Link: The Faces of Evil
|This article describes a subject that is or may be outside the core Zelda canon.|
Link: The Faces of Evil is a game developed for the Philips CD-i.
Link: The Faces of Evil has the player maneuvering Link with the CD-i controller.
When Link begins, he has access to three areas, accessed on a world map, and two items: the sword and shield. Somewhat similar to the original The Legend of Zelda, Link is able to stab with his sword, and after receiving the magic sword from a fisherman, he is able to shoot "Power Blasts", the in-game equivalent to the Sword Beam, to attack enemies from afar. Link's shield can deflect enemy attacks while he's standing still and while crouching. Also, if he walks forward while crouching, Link does the "duck walk".
Link can obtain new items later on in his quest, including lamp oil, rope, and bombs. All of these can be purchased at the shop using "rubies". Link can get "rubies" by defeating the enemies who drop them, then stabbing at them with his sword. Curiously, this is also how he talks to the NPCs. Just like Link, the enemies in this game have their stamina measured in "Life Hearts". Link begins with only 3 Hearts, but he can increase his health in different ways. Whenever he is damaged by an enemy, he loses at least a half-heart of stamina. The first two times Link runs out of hearts, he has the option of continuing from a checkpoint near where he died. If, however, Link dies a third time, he is brought back to the map screen and has to start the level from the beginning.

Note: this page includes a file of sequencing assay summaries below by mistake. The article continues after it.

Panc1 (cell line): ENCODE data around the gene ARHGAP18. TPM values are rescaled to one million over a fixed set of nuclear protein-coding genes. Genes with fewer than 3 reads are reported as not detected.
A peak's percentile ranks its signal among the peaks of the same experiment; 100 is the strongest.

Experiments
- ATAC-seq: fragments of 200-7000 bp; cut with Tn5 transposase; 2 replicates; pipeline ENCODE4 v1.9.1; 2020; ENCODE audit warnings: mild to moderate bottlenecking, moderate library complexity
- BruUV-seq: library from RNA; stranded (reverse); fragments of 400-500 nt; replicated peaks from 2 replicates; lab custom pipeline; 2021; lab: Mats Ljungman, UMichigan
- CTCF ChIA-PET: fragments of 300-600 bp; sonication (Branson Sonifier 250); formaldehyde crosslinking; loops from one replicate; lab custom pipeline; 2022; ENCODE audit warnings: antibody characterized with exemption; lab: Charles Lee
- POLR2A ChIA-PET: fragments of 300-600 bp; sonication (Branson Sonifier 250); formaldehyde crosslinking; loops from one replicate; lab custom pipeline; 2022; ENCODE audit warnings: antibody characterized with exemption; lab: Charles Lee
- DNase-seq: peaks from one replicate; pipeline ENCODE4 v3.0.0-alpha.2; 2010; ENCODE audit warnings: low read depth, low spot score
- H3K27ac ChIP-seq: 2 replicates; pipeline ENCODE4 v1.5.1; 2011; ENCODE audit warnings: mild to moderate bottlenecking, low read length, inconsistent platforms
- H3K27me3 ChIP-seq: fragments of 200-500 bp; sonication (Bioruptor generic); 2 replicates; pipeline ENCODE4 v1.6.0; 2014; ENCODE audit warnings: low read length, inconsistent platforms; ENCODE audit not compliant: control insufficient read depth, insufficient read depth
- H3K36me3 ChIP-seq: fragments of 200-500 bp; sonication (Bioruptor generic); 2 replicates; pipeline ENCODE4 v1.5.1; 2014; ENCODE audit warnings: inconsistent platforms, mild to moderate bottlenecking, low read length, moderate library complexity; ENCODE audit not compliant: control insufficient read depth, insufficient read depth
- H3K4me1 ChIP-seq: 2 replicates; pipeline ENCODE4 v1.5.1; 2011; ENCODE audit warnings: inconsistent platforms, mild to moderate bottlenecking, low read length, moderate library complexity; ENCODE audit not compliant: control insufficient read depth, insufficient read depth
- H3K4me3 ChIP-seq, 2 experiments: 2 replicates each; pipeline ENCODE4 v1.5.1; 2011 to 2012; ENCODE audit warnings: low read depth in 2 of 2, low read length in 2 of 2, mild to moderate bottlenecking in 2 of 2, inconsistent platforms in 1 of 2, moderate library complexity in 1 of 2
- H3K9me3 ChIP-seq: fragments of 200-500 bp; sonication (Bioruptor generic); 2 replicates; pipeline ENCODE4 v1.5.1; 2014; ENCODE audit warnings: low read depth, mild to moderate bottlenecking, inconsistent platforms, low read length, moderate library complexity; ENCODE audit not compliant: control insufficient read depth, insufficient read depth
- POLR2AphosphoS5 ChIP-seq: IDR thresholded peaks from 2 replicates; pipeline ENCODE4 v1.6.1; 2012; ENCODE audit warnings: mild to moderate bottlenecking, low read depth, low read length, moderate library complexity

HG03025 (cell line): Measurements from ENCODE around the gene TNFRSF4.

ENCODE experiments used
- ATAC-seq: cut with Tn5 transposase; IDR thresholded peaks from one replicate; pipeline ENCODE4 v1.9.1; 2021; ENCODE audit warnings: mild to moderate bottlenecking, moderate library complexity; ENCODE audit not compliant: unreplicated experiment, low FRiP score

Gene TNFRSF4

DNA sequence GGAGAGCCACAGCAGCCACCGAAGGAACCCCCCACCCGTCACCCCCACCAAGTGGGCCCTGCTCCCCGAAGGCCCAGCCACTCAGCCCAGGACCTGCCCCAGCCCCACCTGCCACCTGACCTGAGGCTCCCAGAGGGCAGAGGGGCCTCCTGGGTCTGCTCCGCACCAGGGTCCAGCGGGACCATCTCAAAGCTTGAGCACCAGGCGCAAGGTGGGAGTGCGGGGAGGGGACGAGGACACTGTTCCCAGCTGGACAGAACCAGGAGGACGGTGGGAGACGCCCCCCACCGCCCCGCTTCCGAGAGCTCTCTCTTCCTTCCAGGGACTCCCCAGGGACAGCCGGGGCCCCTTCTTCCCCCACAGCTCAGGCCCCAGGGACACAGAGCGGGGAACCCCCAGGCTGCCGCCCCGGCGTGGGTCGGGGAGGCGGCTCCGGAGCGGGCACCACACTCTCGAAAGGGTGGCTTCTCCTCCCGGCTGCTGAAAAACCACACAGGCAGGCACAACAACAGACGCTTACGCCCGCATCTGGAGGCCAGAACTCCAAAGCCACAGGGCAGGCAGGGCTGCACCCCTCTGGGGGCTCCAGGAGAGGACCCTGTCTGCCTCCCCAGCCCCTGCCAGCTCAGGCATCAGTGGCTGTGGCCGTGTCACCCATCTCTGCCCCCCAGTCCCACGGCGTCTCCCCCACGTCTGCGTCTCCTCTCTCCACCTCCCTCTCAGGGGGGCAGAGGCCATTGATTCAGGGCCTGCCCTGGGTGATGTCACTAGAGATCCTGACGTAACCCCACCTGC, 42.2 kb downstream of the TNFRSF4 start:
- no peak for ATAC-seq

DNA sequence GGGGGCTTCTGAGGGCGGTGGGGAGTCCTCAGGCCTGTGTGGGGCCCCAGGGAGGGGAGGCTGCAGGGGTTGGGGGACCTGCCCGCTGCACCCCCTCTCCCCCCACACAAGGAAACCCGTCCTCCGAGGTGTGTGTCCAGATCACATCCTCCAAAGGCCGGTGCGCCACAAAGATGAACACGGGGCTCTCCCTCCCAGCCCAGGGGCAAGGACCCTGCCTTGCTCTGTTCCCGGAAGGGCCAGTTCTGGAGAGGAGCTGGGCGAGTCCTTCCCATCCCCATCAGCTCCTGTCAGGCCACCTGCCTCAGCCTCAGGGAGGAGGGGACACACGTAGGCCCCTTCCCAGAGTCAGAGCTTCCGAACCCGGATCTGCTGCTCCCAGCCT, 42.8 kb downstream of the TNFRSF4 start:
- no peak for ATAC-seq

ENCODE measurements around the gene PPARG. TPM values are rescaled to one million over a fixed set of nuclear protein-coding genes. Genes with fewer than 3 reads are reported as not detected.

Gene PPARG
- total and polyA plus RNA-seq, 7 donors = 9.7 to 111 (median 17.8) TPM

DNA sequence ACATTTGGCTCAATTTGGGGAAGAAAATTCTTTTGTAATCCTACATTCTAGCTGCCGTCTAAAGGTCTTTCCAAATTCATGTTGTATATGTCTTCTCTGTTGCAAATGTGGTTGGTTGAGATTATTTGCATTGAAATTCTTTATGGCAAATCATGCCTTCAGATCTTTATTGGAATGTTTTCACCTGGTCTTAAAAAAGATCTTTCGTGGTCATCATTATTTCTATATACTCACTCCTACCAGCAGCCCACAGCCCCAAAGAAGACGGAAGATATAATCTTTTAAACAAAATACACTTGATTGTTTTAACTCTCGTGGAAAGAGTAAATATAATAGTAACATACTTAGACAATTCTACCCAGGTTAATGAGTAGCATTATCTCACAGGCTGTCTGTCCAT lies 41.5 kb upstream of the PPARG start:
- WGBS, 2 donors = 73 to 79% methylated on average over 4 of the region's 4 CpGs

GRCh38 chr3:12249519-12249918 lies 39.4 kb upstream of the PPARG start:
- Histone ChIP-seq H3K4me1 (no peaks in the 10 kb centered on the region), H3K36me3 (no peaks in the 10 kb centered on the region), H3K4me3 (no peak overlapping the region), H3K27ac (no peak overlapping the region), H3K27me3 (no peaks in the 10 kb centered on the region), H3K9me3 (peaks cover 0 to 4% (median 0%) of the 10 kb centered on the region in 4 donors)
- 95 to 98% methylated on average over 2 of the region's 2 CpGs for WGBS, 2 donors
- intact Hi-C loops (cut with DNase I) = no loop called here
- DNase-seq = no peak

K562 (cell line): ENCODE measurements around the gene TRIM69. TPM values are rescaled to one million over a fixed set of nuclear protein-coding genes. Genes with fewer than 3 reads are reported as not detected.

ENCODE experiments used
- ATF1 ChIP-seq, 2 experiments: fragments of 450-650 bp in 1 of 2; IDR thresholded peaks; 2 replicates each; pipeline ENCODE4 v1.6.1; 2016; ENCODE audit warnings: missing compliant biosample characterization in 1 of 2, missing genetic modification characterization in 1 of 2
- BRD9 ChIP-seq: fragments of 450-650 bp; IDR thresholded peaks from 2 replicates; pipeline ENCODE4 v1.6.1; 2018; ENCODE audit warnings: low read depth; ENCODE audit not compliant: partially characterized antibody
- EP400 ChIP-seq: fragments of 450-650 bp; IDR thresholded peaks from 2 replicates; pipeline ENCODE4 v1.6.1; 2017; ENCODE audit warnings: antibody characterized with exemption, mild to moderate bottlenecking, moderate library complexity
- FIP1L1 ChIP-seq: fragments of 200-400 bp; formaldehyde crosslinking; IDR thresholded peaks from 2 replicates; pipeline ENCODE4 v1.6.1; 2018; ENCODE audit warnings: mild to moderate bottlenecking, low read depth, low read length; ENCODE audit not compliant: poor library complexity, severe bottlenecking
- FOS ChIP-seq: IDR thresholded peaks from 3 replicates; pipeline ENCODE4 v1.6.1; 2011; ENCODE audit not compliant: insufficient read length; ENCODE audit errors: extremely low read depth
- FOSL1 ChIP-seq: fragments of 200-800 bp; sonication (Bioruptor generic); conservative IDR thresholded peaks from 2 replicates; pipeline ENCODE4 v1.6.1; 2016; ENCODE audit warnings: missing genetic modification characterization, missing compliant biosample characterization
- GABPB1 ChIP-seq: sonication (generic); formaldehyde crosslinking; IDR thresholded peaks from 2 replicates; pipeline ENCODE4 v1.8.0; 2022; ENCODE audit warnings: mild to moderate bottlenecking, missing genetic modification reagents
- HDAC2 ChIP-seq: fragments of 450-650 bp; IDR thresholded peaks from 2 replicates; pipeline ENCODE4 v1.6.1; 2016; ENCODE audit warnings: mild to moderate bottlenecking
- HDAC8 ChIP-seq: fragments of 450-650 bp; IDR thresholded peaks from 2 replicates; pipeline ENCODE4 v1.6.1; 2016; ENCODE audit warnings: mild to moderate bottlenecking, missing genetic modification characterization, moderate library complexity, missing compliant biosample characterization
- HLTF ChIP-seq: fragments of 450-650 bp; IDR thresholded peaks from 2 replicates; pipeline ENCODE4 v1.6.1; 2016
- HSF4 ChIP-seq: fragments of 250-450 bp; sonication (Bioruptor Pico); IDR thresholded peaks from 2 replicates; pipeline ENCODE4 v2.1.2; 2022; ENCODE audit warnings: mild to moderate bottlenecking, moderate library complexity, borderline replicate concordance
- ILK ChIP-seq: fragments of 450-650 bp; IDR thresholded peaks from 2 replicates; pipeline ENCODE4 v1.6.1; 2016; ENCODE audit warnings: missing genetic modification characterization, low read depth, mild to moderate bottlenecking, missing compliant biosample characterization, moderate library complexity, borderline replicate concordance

One day in the now peaceful land of Hyrule, Link complains to the King of Hyrule, "Gee! It sure is boring around here." His problem is fixed when Princess Zelda is kidnapped by Ganon.
The creation of Link: The Faces of Evil and Zelda: The Wand of Gamelon have very interesting roots. Wishing to compete with the Sega CD, Nintendo signed a deal with Sony in 1989 to create a similar CD based console known as the "Nintendo PlayStation", or the SNES CD which would be an add-on for the Super Nintendo Entertainment System. This would mean that games could be larger and have improved graphics. However, Nintendo broke the deal with Sony and instead signed a deal with Philips to make a similar console. This influenced Sony to use their add-on to make an entirely new console, known as the PlayStation. After seeing how the poor results of the Sega Mega-CD, Nintendo stopped the whole add-on idea altogether. After breaking the contract with Philips, Nintendo agreed to give them the license to five Nintendo characters, including Link, Princess Zelda, and Ganon, for use on Philips' console, the CD-i. After getting contracts with several third-party studios, Philips decided to use the characters to create three games for the CD-i. Nintendo took no part in development of the games, except in giving advice on the look of the characters, which were based on the artwork from the original The Legend of Zelda and its sequel, Zelda II: The Adventure of Link, along with their instructional booklets. Philip wanted the developers to take advantage of all the features the CD-i had to offer, including FMV (Full Motion Video), high-resolution graphics, and CD-quality music. As the system wasn't designed as a gaming console first, there were some technical problems with the system and it's controller. These problems included laggy controls, and many troubles with the audio, graphics, saving memory, and the disk access. Despite all these problems, when the first two games were shown at the 1993 CES, the audience was amazed by the quality and fluidity of the animation.
- Link: The Faces of Evil is one of the few games in the series to lack "The Legend of Zelda" in its full title.
- SQUADALAH, also written as SQUADALA, is an iconic quote spoken by Gwonam in Link: The Faces of Evil. SQUADALAH is known by many fans of the Zelda series and has grown to become one of the most recognized quotes. Its meaning is unknown.